So how do you go about defining your target audience for the upcoming holidays?

Looking at who already buys from you is one of the best ways that can help you identify your target audience. Where do they live, how old are they, what are their interests, how do they look for your product, how long does it take them to make a purchase decision? The best way to learn about all this is by conducting JTBD customer interviews or launching surveys.

You can also learn a lot by analyzing your competitors. Who are they selling to, and which channels do they use to advertise their product?

Another thing that you can do is to take a deep dive into your Google Analytics data. You can actually learn about who is visiting your online store by looking at GA data. GA can also show you where your visitors are coming from, what type of content they are engaging with the most.

2. Review the previous holiday marketing campaigns

Sometimes you have to look back in order to know how to move forward.

Without taking an in-depth look at the performance of your previous holiday marketing campaigns, it’s difficult to see what’s working and what’s not.

The digital world is not stagnant, it’s always changing – something that might have worked in the previous campaign might not work this time around.

Reviewing your previous holiday marketing strategy is not difficult, you can access all the data you need from platforms like Google Analytics, FigPii, and many more.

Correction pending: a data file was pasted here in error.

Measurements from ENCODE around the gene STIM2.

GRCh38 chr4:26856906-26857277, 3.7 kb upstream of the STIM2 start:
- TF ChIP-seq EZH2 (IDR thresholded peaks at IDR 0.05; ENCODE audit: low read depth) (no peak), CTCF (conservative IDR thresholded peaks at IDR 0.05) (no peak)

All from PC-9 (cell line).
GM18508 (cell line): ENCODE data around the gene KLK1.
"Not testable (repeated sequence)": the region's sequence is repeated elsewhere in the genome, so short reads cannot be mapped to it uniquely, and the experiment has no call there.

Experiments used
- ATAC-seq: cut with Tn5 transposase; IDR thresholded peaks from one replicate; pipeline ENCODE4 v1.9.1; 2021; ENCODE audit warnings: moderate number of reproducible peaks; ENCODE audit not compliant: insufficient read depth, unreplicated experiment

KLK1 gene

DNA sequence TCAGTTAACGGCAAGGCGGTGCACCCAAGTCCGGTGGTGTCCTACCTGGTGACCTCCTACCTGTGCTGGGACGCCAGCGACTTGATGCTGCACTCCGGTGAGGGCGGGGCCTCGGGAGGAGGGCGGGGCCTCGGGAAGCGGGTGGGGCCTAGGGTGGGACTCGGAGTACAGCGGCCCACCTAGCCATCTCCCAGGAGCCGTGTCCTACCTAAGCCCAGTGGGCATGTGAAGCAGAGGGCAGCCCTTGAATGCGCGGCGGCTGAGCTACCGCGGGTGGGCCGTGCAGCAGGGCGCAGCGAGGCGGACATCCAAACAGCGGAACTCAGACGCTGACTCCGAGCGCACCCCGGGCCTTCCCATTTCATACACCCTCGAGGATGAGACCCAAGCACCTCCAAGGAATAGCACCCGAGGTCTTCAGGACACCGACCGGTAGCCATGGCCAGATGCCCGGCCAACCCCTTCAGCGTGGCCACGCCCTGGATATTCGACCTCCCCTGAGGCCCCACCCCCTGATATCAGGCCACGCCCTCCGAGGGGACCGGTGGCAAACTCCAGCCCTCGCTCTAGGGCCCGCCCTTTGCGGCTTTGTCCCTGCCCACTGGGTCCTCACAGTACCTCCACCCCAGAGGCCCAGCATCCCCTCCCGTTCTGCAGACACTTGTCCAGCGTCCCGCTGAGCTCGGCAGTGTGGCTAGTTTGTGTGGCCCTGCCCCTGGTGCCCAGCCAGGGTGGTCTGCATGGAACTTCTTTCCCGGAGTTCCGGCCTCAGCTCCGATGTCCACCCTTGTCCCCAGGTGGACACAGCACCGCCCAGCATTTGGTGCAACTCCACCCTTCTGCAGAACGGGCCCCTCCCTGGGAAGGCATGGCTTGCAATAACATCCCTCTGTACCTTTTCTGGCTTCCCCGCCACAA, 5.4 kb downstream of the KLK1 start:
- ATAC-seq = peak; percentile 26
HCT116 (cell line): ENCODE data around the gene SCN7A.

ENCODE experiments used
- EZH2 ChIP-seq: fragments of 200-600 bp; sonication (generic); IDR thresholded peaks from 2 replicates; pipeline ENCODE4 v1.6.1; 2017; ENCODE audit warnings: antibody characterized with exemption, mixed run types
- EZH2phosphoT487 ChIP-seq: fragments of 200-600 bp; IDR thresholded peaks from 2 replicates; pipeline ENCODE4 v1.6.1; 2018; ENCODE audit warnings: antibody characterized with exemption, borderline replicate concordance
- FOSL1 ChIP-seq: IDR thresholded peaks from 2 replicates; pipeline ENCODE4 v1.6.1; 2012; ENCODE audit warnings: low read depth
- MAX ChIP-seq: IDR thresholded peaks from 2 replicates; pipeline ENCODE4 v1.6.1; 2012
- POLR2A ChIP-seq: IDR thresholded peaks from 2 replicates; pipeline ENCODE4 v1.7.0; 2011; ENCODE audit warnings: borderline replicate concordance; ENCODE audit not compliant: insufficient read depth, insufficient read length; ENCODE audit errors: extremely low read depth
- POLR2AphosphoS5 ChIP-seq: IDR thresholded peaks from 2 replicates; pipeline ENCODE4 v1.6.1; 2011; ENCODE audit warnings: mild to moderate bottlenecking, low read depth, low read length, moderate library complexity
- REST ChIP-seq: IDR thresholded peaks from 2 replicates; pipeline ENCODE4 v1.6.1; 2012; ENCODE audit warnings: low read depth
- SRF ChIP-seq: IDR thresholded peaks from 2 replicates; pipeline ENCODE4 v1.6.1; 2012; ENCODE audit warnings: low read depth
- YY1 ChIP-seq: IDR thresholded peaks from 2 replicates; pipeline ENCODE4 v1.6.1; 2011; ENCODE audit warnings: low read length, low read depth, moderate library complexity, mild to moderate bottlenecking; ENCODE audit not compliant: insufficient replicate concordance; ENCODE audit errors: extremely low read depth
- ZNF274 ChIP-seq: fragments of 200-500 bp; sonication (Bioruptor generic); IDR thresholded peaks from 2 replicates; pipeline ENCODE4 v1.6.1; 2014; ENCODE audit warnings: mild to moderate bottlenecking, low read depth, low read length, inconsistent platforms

3. Define your goals

Once you understand how you performed in the previous holiday campaigns and who your target audience is, then it’s time to set goals for the holiday season.

As much as you may want to have more holiday sales, it’s important to make sure that the goals you set are realistic. The goals you set will help track your progress.

Every goal should be aligned with your business goals. This gives you a certain degree of direction in your whole marketing plan.

Remember, for every goal you set, don’t forget to set KPIs that you will use to measure your progress. You can also create custom goals in GA to fit your company’s unique needs.

Tracking how holiday marketing plans contributed to your main goals or objectives empowers you with the right data that you can use to improve your marketing strategy going forward.

11 Holiday marketing strategies and campaigns that work

Below are 11-holiday marketing strategies and tactics you can use to convince potential customers to buy from you and also become loyal customers:

1. Don’t underestimate the power of data

Look, the reality is the qualitative data that you can extract from analytics on holiday shopper activity is tremendous. Nothing can help you determine areas of focus for optimization on your website like real-time data.

So start tracking customer activity and purchases like a pro.

Segment the life out of the data to gain as many insights as possible. This will help you hone in on how different traffic sources differ in their purchase activity, returning vs. new visitors, high AOV vs. low AOV customers, etc.

goal setting